Saturday, January 7, 2012

What is PTMSC's Marine Mammal Stranding Network?

Have you ever wondered what PTMSC’s Marine Mammal Stranding Network does?
Well, today is your lucky day!!

PTMSC’S Stranding Network is called the East Jefferson County Marine Mammal Stranding Network (EJCMMSN). The EJCMMSN is authorized by the National Marine Fisheries Service to investigate live and dead stranded marine mammals, collect scientific data, and educate the public about issues involving marine mammals and human interaction.

Local citizens and visitors to east Jefferson county coast call the EJCMMSN Hotline if they have found a stranded marine mammal. We check the hotline messages frequently throughout the day and always return the call. If appropriate we send a responder to investigate the sighting. The majority of our responders are local volunteers (which could be you!).

Our responders are trained to collect data that includes the animal’s species, sex, health/body condition, and signs of human interaction. This information is then entered into a database, reported to the National Oceanic and Atmospheric Administration (NOAA), and used by scientific researchers for a variety of studies. Occasionally fresh dead carcasses or parts are collected for necropsy or sample collection. If the animal is injured or tangled in fishing gear measures are taken to make sure the animal gets the help it needs.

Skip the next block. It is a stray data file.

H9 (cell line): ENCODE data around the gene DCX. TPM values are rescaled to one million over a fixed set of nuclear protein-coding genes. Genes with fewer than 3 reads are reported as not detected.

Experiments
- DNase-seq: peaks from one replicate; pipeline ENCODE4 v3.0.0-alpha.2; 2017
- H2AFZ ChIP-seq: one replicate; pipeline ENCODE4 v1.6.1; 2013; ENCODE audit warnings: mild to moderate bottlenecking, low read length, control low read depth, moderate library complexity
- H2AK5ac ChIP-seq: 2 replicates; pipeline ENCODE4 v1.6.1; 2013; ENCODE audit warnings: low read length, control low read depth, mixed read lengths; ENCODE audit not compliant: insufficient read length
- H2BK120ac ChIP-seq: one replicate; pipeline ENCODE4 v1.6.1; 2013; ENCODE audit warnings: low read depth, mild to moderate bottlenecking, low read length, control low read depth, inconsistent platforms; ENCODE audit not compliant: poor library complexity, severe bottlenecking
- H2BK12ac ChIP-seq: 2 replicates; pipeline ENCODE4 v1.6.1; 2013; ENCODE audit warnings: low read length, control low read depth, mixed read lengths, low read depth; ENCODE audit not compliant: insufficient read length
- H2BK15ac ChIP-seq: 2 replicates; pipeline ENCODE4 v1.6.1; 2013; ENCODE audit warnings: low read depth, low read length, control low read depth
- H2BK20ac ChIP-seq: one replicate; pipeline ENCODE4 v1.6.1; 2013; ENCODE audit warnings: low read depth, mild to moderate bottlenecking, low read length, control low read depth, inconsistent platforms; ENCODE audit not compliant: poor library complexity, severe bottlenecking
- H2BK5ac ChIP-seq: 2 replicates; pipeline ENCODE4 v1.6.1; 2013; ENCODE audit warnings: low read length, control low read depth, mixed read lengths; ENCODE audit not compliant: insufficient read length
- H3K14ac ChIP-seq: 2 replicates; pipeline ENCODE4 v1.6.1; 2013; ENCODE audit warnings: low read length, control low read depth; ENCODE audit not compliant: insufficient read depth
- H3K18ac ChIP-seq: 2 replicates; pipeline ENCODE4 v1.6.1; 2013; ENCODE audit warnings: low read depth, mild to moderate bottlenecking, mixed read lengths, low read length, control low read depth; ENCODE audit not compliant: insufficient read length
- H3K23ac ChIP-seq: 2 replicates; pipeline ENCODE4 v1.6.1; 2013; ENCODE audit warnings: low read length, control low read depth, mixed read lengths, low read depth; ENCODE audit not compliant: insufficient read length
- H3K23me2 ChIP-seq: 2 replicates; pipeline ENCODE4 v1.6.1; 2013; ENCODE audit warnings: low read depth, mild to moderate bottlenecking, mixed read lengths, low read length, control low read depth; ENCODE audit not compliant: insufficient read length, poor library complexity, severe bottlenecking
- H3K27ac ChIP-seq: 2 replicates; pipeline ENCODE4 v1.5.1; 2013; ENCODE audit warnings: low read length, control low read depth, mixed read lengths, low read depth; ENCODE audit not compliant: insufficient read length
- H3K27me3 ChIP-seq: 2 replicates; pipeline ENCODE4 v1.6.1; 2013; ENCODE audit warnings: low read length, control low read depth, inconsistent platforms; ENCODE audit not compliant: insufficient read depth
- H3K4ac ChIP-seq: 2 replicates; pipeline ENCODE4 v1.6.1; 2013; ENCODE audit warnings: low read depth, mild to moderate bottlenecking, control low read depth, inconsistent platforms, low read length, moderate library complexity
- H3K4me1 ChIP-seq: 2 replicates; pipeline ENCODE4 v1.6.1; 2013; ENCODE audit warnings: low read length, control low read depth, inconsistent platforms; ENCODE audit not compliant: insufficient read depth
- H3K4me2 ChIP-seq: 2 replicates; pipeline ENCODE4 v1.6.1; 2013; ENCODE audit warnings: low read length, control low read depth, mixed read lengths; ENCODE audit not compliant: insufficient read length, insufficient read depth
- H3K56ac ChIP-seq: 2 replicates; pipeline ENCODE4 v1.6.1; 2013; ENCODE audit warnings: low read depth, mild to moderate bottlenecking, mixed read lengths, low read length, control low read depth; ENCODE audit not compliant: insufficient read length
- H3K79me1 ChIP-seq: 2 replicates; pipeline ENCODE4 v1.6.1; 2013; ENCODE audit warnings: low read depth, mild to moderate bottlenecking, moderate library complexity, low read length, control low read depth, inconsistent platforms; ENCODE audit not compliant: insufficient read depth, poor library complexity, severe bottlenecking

So what exactly is a marine mammal stranding anyway? Check out this spiffy table explaining what normal behavior is and what qualifies as a marine mammal stranding!

Why do marine mammals strand in the first place? Some strand because of harassment or injuries caused by humans, such as entanglement in fishing gear or marine debris, ingestion of plastics, gunshot wounds, or boatstrikes. Many animals strand due to injuries caused by natural predators or illness/disease. Natural or anthropogenic (human-caused) toxins in the environment can cause strandings. Sometimes young animals who have been prematurely separated from their mothers or who are recently weaned strand because they have not been successful in finding food. Environmental and Oceanographic events such as El Nino cause changes in distribution and abundance of prey and can lead to malnourishment and stranding.

Educating the public is also a part of what the EJCMMSN does. We are currently working on updating the EJCMMSN section of PTMSC’S website, publishing a brochure, and training more volunteers.

If you have any additional questions about our Stranding Network, contact Jen at

Are you interested in becoming an EJCMMSN volunteer? Contact Jean Walat at

Remember; if you ever find a stranded marine mammal please call our hotline ASAP at 360 385-5582 ext.103
Jen Stevens
Marine Mammal Citizen Science Assistant